Issue #16120 has been updated by jeremyevans0 (Jeremy Evans).


Dan0042 (Daniel DeLorme) wrote:
> @mame, The motivation of *this* proposal is related to the **side-by-side** proximity/repetition of `x` in `{|x|x.foo}`. Other proposals may be different. I can only guess at their true motivations. It just *seems* to me that the people asking for that kind of shorthand really intend to use it for `{|x|x.foo}` and just throw in `{|x|foo(x)}` because why not. But `@` is similar to `$_` in that it's only useful for debugging or throwaway code. `{.foo}` can actually be used in production code and make it clearer.

I disagree.  `{ foo(@) }` and `{ @.foo }` are not for debugging or throwaway code, they are natural replacements for `{ |x| foo(x) }` and `{|x| x.foo }`.  The `@` single implicit parameter approach is just as clear and is significantly more flexible than this approach (lacking a better name, the omitted parameter approach).

That's not to say the omitted parameter approach is bad.  In the cases it does handle, it does save a character compared to the implicit parameter approach.  I don't think that character saving makes the code clearer than the single implicit parameter approach, though.  In my opinion they are even in terms of clarity.

> The motivation for `(&JSON.:parse)`... honestly it seems like it's an entirely different beast. I don't think it's only about shortening the block. I have the feeling it's really about functional programming, and that `{JSON.parse(@)}` would not satistify the "requirement" for first-class functions. This one seems to be more about function composition, currying and whatnot, and less about avoiding verbosity.

I think the implicit parameter approach (`{JSON.parse(@)}`) is a simpler and more readable approach than the dot-colon approach (`(&JSON.:parse)`). Especially when you start function composition (`{JSON.parse(JSON.generate(@))}` vs `(&(JSON.:parse << JSON.:generate))`). Especially when you consider things like additional block arguments and keyword arguments (`:symbolize_keys`) passed to the methods.

> You make a painfully good point about how unendingly persistent these proposals are. But if the numbered parameter could really end the game, I'm quite sure there would not be so much opposition to it in #15723.

By "end the game", I think mame means that it is the most flexible approach, not necessarily the best approach.  And it doesn't really "end the game", as it doesn't handle block or keyword arguments :).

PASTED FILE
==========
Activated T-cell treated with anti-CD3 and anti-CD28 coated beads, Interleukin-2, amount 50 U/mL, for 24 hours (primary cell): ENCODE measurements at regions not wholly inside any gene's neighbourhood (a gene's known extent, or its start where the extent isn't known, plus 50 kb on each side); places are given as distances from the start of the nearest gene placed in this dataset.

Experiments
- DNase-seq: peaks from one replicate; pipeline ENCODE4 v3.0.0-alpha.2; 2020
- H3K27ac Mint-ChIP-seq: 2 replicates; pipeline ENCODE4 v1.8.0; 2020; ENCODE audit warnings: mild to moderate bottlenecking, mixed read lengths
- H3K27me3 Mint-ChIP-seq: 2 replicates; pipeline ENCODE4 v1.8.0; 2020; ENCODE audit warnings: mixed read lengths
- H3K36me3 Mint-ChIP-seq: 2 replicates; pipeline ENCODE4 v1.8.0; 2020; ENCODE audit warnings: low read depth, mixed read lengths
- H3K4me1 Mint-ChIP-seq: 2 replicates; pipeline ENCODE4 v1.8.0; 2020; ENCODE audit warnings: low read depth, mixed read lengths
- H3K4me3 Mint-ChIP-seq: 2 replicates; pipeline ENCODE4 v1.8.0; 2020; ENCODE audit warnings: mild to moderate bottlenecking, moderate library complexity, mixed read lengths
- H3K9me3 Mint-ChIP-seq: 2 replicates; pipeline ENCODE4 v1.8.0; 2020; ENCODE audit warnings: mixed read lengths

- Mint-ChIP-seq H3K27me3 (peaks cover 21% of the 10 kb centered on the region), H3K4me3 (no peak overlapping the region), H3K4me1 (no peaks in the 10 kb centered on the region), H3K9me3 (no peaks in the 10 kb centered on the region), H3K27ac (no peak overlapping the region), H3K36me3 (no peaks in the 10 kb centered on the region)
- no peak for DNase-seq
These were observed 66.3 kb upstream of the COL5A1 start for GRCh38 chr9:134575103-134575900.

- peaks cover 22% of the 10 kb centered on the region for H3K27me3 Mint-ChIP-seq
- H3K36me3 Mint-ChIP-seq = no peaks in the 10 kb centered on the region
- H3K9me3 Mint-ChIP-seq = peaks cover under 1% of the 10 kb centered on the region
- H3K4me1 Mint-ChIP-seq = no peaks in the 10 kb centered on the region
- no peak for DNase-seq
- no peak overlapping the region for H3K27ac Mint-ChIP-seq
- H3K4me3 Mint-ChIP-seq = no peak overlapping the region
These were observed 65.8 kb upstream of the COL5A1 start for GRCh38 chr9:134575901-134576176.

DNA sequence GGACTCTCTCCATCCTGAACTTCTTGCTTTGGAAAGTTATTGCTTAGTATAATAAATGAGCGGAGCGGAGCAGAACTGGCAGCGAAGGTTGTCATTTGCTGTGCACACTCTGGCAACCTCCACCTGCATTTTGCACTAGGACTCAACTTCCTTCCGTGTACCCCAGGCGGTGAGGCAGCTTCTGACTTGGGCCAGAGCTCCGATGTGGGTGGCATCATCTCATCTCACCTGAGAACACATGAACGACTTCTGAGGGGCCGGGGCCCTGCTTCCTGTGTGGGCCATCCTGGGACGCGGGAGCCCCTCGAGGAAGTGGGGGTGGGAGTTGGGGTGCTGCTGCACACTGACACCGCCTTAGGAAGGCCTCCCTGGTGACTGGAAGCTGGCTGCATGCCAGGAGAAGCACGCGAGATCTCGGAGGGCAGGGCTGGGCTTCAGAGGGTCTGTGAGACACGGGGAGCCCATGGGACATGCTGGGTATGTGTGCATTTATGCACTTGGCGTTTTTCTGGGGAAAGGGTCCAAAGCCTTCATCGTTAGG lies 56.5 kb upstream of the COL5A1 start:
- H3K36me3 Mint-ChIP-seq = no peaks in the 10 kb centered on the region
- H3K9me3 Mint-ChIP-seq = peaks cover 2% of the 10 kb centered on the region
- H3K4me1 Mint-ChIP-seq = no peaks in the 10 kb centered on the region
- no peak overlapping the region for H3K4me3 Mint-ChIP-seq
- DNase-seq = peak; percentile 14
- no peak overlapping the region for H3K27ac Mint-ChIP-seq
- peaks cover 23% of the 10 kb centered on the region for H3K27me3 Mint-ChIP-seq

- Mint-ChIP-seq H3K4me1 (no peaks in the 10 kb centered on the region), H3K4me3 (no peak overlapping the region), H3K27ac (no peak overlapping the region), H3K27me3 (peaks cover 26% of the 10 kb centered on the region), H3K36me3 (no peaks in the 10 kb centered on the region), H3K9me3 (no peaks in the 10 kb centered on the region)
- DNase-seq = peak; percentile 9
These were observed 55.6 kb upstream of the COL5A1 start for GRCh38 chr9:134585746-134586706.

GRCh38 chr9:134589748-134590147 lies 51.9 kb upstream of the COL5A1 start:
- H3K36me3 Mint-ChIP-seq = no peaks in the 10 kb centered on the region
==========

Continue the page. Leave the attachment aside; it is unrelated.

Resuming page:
----------------------------------------
Feature #16120: Implicit block argument if block starts with dot-method call
https://bugs.ruby-lang.org/issues/16120#change-81071

* Author: Dan0042 (Daniel DeLorme)
* Status: Open
* Priority: Normal
* Assignee: 
* Target version: 
----------------------------------------
How about considering this syntax for implicit block parameter:
```
[10, 20, 30].map{ .to_s(16) }  #=> ["a", "14", "1e"]
```
Infinite thanks to @maedi for [the idea](https://bugs.ruby-lang.org/issues/15723#note-19)

This proposal is related to #4475, #9076, #10829, #12115, #15302, #15483, #15723, #15897, #16113 (and probably many others) which I feel are all trying to solve the same "problem". So I strongly believe all these feature requests should to be considered together in order to make a decision.

This "problem" can be more-or-less stated thus:
* There is a very common pattern in ruby: `posts.map{ |post| post.author.name }`
* In that line, the three 3 "post" in close proximity feel redundant and not DRY.
* To reduce the verbosity, people tend to use a meaningless one-character variable in the block
* But even so `posts.map{ |p| p.author.name }` still feels redundant.
* This "problem" is felt by many in the ruby community, and is the reason people often prefer `posts.map(&:author)`
* But that only works for one method with no arguments.
* This results in many requests for a block shorthand than can do more.

I realize that many people feel this is not a problem at all and keep saying "just use regular block syntax". But the repeated requests over the years, as well as the widespread usage of `(&:to_s)`, definitely indicate this is a wish/need for a lot of people.

Rather than adding to #15723 or #15897, I chose to make this a separate proposal because, unlike `it` or `@` implicit variables, it allows to simplify **only** `{ |x| x.foo }`, not `{ |x| foo(x) }`. This is on purpose and, in my opinion, a desirable limitation.

The advantages are (all in my opinion, of course)
* Extremely readable: `posts.map{ .author.name }`
   * Possibly even more than with an explicit variable.
* Of all proposals this handles the most important use-case with the most elegant syntax.
   * It's better to have a beautiful shorthand for 90% of cases than a non-beautiful shorthand for 100% of cases.
   * A shorthand notation is less needed for `{ |x| foo(x) }` since the two `x` variables are further apart and don't feel so redundant.
* No ascii soup
* No potential incompatibility like `_` or `it` or `item`
* Very simple to implement; there's just an implicit `|var| var` at the beginning of the block.
* In a way it's similar to chaining methods on multiple lines:

        posts.map{ |post| post
          .author.name
        }

It may be interesting to consider that the various proposals are not *necessarily* mutually exclusive. You *could* have `[1,2,3].map{ .itself + @ + @1 }`. Theoretically.

I feel like I've wanted something like this for most of the 16 years I've been coding ruby. Like... **this** is what I wanted that `(&:to_s)` could only deliver half-way. I predict that if this syntax is accepted, most people using `(&:to_s)` will switch to this.




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